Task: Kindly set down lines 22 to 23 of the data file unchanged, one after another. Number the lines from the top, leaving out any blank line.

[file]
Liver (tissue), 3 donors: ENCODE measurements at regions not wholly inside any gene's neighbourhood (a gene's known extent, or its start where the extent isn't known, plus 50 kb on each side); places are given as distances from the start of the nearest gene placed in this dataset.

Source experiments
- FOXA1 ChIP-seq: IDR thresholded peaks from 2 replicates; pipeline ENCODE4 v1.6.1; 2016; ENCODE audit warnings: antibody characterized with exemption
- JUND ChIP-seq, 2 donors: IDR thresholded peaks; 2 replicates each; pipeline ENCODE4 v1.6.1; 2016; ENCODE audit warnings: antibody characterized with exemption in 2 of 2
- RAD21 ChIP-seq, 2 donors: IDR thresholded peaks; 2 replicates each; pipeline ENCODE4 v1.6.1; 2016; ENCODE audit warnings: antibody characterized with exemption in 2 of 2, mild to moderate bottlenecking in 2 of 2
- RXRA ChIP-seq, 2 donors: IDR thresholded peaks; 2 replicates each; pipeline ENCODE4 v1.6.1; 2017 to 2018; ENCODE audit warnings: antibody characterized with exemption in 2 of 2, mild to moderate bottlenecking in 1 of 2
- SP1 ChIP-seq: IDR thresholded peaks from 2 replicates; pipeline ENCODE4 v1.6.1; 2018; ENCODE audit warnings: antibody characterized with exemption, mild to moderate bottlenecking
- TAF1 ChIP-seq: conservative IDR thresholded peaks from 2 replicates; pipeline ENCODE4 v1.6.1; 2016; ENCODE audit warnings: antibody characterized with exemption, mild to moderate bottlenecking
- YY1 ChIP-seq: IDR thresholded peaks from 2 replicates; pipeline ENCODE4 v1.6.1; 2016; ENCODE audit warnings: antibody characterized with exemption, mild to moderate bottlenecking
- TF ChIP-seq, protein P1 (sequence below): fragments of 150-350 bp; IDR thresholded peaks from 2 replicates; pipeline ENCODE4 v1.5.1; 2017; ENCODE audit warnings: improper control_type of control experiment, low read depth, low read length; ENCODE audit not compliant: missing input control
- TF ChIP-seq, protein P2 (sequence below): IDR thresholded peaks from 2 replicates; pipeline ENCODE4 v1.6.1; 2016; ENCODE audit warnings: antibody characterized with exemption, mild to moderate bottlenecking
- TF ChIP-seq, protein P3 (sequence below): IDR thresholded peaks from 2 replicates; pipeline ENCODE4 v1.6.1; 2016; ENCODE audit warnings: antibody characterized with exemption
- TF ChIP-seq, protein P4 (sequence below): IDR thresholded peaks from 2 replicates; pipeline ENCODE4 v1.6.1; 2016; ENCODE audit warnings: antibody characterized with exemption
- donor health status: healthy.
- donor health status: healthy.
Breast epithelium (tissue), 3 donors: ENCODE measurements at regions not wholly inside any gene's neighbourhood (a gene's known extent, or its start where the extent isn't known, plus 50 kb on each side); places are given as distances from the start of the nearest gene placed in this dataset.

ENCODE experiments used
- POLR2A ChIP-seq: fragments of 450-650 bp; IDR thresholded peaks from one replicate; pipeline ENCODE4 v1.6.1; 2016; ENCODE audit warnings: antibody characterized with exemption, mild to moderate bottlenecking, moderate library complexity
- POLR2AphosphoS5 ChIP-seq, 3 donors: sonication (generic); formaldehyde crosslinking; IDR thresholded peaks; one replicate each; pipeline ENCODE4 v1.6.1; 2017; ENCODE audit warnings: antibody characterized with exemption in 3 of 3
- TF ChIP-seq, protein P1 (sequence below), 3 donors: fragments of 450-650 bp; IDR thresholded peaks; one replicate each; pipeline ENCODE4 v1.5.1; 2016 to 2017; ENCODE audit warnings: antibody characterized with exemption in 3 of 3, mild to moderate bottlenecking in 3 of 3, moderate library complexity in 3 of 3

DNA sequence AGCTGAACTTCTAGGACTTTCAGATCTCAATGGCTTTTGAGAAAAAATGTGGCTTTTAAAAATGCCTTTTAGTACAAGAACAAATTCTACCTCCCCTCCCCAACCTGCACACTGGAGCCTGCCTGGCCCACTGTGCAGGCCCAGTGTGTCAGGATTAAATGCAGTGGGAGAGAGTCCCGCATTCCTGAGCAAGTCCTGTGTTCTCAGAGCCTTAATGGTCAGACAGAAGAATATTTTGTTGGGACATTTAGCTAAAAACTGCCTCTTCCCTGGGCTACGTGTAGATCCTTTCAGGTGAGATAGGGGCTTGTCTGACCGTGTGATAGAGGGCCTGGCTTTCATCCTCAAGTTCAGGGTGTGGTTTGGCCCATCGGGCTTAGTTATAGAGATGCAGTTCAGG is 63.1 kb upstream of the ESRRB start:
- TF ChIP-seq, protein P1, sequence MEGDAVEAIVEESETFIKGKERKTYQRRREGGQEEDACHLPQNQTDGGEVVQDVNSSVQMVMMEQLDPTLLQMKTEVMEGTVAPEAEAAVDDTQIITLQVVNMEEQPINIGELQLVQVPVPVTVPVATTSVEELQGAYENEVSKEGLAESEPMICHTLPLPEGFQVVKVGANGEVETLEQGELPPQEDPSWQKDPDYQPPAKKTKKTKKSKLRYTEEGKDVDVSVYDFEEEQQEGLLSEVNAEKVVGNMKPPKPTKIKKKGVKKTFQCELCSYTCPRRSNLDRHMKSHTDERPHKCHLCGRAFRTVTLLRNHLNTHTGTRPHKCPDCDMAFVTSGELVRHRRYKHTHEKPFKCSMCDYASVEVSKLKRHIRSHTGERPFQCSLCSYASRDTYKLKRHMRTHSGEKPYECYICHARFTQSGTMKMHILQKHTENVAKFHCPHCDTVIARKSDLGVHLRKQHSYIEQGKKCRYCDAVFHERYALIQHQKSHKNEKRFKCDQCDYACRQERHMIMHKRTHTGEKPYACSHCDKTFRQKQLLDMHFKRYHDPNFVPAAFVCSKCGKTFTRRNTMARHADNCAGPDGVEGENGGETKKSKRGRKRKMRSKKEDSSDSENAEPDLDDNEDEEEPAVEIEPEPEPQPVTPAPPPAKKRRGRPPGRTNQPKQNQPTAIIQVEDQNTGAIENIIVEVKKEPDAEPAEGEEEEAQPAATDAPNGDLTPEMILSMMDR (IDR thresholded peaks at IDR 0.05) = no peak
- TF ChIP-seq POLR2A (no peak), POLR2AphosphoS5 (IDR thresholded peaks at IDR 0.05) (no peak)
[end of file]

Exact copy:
- TF ChIP-seq, protein P1, sequence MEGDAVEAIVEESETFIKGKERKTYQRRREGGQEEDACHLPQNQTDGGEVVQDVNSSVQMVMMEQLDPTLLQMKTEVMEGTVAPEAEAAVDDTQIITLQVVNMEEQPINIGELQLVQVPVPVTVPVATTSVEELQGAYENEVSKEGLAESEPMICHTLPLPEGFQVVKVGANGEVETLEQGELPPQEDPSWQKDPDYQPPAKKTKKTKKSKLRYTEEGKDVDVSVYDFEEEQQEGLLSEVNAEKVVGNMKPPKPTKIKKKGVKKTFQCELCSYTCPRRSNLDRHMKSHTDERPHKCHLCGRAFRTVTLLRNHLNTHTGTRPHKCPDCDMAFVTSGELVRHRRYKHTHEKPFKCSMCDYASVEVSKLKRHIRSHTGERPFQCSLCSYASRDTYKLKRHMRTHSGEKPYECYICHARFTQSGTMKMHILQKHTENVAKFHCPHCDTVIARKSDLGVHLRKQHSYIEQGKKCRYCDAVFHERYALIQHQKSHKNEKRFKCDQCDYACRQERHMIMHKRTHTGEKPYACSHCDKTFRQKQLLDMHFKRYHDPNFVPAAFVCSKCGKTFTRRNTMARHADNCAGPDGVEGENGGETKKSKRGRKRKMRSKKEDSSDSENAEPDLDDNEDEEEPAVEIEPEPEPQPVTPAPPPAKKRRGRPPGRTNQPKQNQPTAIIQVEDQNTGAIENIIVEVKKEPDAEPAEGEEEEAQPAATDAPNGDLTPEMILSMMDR (IDR thresholded peaks at IDR 0.05) = no peak
- TF ChIP-seq POLR2A (no peak), POLR2AphosphoS5 (IDR thresholded peaks at IDR 0.05) (no peak)